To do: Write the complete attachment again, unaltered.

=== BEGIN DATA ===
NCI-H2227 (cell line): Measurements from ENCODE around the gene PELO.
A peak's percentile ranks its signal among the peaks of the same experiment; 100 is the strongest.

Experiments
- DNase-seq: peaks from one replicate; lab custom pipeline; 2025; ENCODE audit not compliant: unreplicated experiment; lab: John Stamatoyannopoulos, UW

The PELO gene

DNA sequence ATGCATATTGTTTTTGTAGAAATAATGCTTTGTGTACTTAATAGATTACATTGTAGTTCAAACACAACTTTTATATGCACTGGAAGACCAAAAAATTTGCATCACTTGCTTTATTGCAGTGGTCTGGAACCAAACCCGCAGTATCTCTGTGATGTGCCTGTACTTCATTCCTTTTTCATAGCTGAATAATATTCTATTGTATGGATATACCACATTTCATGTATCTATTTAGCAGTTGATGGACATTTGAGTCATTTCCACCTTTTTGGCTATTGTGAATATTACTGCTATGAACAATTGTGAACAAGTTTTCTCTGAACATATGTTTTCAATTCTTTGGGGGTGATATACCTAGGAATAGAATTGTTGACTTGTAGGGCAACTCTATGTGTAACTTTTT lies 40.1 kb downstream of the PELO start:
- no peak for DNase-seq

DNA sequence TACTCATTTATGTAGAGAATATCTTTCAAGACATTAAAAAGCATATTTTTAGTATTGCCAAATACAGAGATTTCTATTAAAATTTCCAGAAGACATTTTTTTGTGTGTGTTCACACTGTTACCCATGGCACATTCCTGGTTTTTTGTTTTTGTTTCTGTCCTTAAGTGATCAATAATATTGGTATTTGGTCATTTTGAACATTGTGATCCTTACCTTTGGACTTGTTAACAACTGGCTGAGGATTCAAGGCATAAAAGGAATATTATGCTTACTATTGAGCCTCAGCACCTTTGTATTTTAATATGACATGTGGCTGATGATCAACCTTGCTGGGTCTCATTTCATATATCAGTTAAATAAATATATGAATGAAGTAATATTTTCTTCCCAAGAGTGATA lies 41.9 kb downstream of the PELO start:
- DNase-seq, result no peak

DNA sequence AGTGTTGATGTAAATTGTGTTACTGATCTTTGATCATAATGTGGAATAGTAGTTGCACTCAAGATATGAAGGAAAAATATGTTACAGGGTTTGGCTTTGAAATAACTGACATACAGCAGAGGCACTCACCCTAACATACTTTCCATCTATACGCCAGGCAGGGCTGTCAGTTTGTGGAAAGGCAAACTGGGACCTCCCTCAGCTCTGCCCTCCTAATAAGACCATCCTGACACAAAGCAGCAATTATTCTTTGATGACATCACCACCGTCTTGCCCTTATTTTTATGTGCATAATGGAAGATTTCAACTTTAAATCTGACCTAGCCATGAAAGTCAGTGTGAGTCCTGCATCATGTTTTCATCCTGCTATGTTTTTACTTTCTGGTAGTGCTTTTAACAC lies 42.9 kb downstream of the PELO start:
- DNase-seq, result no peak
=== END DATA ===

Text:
NCI-H2227 (cell line): Measurements from ENCODE around the gene PELO.
A peak's percentile ranks its signal among the peaks of the same experiment; 100 is the strongest.

Experiments
- DNase-seq: peaks from one replicate; lab custom pipeline; 2025; ENCODE audit not compliant: unreplicated experiment; lab: John Stamatoyannopoulos, UW

The PELO gene

DNA sequence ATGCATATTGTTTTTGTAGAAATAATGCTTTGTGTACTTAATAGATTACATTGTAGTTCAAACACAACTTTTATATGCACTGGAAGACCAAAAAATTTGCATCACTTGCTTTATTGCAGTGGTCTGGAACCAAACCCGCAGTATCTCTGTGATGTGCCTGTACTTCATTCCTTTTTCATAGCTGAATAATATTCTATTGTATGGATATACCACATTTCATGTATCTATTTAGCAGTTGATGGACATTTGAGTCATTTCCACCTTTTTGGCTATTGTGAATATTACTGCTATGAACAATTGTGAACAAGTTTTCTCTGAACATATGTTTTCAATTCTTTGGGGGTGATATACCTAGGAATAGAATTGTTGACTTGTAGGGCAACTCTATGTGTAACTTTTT lies 40.1 kb downstream of the PELO start:
- no peak for DNase-seq

DNA sequence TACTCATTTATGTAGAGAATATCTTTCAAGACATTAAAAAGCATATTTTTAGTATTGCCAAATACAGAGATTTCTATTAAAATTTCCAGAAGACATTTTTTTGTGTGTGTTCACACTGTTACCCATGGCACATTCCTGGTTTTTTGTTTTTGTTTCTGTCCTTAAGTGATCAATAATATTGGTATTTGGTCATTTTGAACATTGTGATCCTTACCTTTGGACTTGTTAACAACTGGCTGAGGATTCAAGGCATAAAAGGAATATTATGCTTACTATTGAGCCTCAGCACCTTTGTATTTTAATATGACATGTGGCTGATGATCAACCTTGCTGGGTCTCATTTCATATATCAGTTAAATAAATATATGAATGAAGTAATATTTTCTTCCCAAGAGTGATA lies 41.9 kb downstream of the PELO start:
- DNase-seq, result no peak

DNA sequence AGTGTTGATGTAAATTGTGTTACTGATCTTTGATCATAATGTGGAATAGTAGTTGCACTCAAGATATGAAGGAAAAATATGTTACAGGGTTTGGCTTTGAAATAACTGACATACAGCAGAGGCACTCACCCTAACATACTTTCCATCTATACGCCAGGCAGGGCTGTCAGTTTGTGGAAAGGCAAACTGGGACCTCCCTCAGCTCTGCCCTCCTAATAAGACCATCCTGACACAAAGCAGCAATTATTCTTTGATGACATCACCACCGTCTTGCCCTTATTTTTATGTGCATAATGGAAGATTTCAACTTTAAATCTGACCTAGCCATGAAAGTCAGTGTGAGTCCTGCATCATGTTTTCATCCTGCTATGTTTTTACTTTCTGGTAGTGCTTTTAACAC lies 42.9 kb downstream of the PELO start:
- DNase-seq, result no peak